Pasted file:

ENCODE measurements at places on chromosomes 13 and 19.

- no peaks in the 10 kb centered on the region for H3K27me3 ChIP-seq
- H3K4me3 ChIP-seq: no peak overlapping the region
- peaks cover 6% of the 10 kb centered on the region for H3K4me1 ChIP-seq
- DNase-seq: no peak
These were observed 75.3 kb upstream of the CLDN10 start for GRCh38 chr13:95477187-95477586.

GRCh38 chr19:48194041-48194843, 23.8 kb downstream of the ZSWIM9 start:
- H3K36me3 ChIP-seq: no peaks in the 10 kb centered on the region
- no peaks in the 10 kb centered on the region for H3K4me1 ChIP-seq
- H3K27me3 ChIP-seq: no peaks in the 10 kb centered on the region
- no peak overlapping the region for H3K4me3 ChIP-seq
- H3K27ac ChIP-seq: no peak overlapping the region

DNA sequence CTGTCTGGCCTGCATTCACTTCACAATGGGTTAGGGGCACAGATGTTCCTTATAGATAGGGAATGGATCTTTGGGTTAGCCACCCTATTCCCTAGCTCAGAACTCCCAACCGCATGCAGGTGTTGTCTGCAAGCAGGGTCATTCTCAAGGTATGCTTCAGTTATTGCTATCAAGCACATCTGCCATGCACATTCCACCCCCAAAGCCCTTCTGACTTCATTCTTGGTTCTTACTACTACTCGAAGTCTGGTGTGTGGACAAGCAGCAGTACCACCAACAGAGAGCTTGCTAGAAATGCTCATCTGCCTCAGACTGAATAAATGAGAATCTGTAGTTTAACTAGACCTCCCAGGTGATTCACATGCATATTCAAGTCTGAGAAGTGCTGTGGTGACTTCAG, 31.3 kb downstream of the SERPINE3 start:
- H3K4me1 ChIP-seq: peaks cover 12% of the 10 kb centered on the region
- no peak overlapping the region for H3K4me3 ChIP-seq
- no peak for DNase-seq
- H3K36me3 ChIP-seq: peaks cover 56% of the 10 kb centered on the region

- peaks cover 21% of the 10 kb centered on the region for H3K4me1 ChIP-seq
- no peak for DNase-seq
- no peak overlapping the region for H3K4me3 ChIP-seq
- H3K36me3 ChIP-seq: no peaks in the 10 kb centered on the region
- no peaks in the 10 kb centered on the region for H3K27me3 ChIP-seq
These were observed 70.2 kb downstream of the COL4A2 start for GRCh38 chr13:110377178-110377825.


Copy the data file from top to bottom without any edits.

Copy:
ENCODE measurements at places on chromosomes 13 and 19.

- no peaks in the 10 kb centered on the region for H3K27me3 ChIP-seq
- H3K4me3 ChIP-seq: no peak overlapping the region
- peaks cover 6% of the 10 kb centered on the region for H3K4me1 ChIP-seq
- DNase-seq: no peak
These were observed 75.3 kb upstream of the CLDN10 start for GRCh38 chr13:95477187-95477586.

GRCh38 chr19:48194041-48194843, 23.8 kb downstream of the ZSWIM9 start:
- H3K36me3 ChIP-seq: no peaks in the 10 kb centered on the region
- no peaks in the 10 kb centered on the region for H3K4me1 ChIP-seq
- H3K27me3 ChIP-seq: no peaks in the 10 kb centered on the region
- no peak overlapping the region for H3K4me3 ChIP-seq
- H3K27ac ChIP-seq: no peak overlapping the region

DNA sequence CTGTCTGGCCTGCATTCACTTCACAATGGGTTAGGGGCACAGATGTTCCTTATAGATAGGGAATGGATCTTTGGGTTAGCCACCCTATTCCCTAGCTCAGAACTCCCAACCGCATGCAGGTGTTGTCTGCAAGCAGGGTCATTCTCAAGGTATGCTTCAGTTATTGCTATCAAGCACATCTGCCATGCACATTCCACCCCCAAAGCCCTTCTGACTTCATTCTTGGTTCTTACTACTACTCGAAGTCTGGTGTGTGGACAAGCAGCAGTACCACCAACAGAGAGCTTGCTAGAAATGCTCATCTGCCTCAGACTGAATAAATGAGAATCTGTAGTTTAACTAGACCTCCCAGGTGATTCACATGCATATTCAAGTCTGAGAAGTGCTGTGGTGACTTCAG, 31.3 kb downstream of the SERPINE3 start:
- H3K4me1 ChIP-seq: peaks cover 12% of the 10 kb centered on the region
- no peak overlapping the region for H3K4me3 ChIP-seq
- no peak for DNase-seq
- H3K36me3 ChIP-seq: peaks cover 56% of the 10 kb centered on the region

- peaks cover 21% of the 10 kb centered on the region for H3K4me1 ChIP-seq
- no peak for DNase-seq
- no peak overlapping the region for H3K4me3 ChIP-seq
- H3K36me3 ChIP-seq: no peaks in the 10 kb centered on the region
- no peaks in the 10 kb centered on the region for H3K27me3 ChIP-seq
These were observed 70.2 kb downstream of the COL4A2 start for GRCh38 chr13:110377178-110377825.